Moreover, the various parties cannot act without the consent of the
Palestinian Authority (PA) security apparatus and that of its leading
faction, Fatah: They are currently too weak to change the status quo.
President Mahmoud Abbas, who holds all the power, believes that the
uprising accomplished its mission by refocusing attention on the
Palestinian cause and stimulating the international community and is
betting on new initiatives to resume the negotiations with Israel.
Indeed, Abbas has announced in unequivocal terms that he does not want
Given the weakness of their current composition and organizational
structures, these parties cannot provide a political, organizational and
economic framework capable of leading a long-term uprising that would
drain the Israeli occupation’s resources and energies. A successful
uprising would require a comprehensive vision to achieve clear and
attainable objectives by mobilizing local, regional and international
opportunities and relationships.
As for the Islamic forces, Hamas and Islamic Jihad, they have also taken
the same position of inaction. They too do not want to pay the price and
give Israel an opportunity to launch an offensive against the Gaza
Strip. They also fear that the uprising could be exploited to improve
the terms of negotiations for the Palestine Liberation Organization
(PLO) and PA.
There are several factors in favor of creating a space for a new
national or local leadership. Even if it subsides, the current uprising
has raised the question the current leadership's eligibility and has
legitimized the search for alternatives. It has also united the
Palestinian people inside the Green Line, the West Bank, Jerusalem and
Gaza. Ironically, the political forces are the ones who remain divided.
The Palestinians in the Diaspora have also acted albeit in a limited
way, and have helped to organize demonstrations. The actions on the
ground are seeding an emerging leadership that can be nurtured, although
it is scattered and localized.
On the negative side, however, it is clear that the PA will not allow a
new leadership to emerge, and will spare no effort to thwart it, even if
this requires coordination with the Israeli occupation – with which it
is coordinating anyway. In addition, the existing grassroots movements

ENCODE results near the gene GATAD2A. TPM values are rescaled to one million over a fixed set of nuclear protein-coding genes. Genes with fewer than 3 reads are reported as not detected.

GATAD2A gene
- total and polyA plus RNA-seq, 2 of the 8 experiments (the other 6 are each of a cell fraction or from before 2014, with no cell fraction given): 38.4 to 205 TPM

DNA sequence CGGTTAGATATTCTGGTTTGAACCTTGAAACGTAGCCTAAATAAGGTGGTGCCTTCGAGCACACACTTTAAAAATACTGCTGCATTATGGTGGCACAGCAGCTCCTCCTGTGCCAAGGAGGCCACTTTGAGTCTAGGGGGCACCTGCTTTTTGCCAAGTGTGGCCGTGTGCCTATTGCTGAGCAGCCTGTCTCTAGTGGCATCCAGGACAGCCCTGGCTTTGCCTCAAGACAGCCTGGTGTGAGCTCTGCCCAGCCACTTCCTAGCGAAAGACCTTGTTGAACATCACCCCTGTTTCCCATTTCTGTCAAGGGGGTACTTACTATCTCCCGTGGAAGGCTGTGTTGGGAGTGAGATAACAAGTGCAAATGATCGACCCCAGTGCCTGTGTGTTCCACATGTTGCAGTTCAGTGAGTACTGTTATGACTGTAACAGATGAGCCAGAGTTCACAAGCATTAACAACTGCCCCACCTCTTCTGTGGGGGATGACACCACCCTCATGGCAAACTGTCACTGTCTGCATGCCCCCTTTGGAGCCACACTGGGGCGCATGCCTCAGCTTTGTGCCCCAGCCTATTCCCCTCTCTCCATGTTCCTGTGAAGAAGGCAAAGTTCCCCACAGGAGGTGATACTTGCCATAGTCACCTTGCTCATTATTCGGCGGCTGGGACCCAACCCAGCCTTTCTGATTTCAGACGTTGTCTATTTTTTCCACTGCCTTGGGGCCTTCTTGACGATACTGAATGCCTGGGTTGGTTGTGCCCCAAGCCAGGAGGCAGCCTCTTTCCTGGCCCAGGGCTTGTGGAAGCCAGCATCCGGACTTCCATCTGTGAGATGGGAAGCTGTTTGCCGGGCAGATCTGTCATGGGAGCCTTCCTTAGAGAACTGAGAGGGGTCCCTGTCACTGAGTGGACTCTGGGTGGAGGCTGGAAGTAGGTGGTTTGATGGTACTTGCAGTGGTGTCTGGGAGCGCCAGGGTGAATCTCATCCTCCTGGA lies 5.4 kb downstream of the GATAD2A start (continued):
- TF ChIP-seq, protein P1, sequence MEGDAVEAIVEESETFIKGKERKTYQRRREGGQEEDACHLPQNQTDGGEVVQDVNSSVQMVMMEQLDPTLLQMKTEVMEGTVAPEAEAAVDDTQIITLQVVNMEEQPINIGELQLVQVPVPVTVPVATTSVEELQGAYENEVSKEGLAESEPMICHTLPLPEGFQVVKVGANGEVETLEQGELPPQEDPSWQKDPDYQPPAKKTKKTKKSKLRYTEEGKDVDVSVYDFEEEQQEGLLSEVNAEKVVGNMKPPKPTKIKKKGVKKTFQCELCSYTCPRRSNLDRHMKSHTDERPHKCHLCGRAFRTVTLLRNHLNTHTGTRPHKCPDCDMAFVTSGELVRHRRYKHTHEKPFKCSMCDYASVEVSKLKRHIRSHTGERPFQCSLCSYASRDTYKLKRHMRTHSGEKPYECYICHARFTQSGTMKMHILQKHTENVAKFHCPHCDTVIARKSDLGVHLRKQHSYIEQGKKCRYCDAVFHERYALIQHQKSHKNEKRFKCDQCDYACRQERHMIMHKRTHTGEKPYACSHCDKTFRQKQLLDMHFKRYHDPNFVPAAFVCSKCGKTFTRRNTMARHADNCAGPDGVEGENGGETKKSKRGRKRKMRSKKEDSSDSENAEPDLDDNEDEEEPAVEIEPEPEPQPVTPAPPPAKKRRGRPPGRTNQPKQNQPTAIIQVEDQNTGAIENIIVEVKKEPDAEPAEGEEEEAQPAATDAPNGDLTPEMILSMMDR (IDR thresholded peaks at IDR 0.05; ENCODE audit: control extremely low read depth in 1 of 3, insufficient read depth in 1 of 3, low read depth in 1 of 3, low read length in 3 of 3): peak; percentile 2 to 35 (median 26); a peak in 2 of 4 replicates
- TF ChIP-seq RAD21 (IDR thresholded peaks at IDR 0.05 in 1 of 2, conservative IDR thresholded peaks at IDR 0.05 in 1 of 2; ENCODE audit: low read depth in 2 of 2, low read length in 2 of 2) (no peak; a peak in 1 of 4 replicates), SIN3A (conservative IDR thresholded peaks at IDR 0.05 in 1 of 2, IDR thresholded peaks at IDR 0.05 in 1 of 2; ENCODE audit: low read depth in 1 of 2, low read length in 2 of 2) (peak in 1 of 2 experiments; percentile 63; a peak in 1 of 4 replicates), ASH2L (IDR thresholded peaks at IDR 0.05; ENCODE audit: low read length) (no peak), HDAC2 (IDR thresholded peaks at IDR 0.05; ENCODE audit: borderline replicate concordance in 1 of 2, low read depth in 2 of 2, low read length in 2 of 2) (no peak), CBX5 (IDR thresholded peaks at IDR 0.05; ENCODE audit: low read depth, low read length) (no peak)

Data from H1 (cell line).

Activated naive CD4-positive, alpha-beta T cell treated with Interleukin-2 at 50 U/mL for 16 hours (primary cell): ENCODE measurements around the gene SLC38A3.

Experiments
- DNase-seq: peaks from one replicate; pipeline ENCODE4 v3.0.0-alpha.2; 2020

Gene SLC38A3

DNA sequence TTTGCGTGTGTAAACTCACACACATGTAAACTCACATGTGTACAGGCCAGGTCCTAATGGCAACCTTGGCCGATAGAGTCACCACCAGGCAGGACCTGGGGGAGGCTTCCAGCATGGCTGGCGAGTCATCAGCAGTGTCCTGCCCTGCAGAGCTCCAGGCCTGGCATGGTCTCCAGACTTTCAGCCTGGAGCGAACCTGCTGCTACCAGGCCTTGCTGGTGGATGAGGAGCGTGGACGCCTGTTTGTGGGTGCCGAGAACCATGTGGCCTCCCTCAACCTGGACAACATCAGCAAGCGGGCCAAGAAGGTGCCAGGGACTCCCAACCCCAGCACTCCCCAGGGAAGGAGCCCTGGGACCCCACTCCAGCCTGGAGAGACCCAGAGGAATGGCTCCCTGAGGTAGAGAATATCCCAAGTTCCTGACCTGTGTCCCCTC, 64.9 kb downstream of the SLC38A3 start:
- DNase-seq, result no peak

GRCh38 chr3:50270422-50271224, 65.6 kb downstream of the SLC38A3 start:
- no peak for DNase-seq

are weak, while intellectuals play a weak role in Palestinian political
life and are unable to support popular forces. As for the Palestinian
diaspora, it has little influence on decision-making.
The challenge is to build on the positive factors and minimize the
negative ones: Note that any serious movement to create an alternative
leadership would have to work below the radar to some extent.
To begin with, it is important to provide a space safe from political
domination, a space in which it would be possible to support those
popular forces that have a political vision and capacity to mobilize,
such as trade unions, farmers’ organizations, women’s federations, and
of course youth groups, so that they can work alongside the uprising.
It is also important to tap the potential of the Palestinian Diaspora,
especially among the youth, and to organize working groups that could
communicate and coordinate with enlightened national figures who believe
in the important role the Diaspora has to play in both Palestinian
decision-making and in supporting the resistance of the Palestinian people.
Indeed, it is vital to invest in meaningful coordination between the
homeland and the Diaspora. We must rebuild the trust between us and
revive our self-confidence and confidence in our ability to affect
change. In the final analysis, we must have absolute faith in our people
and in their ability to sacrifice and advance and we must believe,
beyond any doubt, that we will prevail.
Jamil Hilal: Democratic Communities, Networked New Leadership
Democratic and progressive political parties have historically provided
leadership in the struggle for freedom from oppression, especially from
settler-colonial pillage and terror. Unfortunately this has not happened
here since the first Intifada in the late1980s. Not only have political